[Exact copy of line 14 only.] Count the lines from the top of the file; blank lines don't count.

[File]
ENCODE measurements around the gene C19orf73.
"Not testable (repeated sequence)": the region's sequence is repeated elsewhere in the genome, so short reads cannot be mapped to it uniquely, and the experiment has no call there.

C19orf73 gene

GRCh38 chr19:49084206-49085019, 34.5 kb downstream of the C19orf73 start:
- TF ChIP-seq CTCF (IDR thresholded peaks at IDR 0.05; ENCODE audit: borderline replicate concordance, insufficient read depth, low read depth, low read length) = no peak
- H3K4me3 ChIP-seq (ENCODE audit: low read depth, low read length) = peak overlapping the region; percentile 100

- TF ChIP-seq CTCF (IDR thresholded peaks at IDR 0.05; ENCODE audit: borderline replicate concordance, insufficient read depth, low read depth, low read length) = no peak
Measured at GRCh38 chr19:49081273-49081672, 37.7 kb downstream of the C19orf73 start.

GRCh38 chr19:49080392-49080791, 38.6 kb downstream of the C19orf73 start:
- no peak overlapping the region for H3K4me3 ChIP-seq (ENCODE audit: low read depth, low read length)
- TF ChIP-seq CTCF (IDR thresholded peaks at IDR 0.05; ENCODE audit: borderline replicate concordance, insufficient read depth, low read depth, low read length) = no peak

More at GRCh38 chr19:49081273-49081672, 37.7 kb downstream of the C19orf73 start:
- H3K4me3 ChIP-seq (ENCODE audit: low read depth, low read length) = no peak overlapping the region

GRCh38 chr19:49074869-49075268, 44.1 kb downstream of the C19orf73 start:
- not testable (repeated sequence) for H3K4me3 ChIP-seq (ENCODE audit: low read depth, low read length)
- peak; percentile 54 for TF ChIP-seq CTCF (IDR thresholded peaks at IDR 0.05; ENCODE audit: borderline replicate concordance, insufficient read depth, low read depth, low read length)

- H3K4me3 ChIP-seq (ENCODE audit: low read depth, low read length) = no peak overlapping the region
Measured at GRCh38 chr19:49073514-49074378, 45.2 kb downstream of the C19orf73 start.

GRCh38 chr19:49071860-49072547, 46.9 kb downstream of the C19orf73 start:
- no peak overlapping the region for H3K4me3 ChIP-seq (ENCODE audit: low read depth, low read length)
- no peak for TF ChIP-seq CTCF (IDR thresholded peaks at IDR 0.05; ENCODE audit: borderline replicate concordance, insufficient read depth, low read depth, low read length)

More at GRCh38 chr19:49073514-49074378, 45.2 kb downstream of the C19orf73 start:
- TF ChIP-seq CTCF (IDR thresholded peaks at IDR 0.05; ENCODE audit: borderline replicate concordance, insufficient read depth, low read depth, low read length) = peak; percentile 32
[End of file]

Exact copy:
GRCh38 chr19:49074869-49075268, 44.1 kb downstream of the C19orf73 start: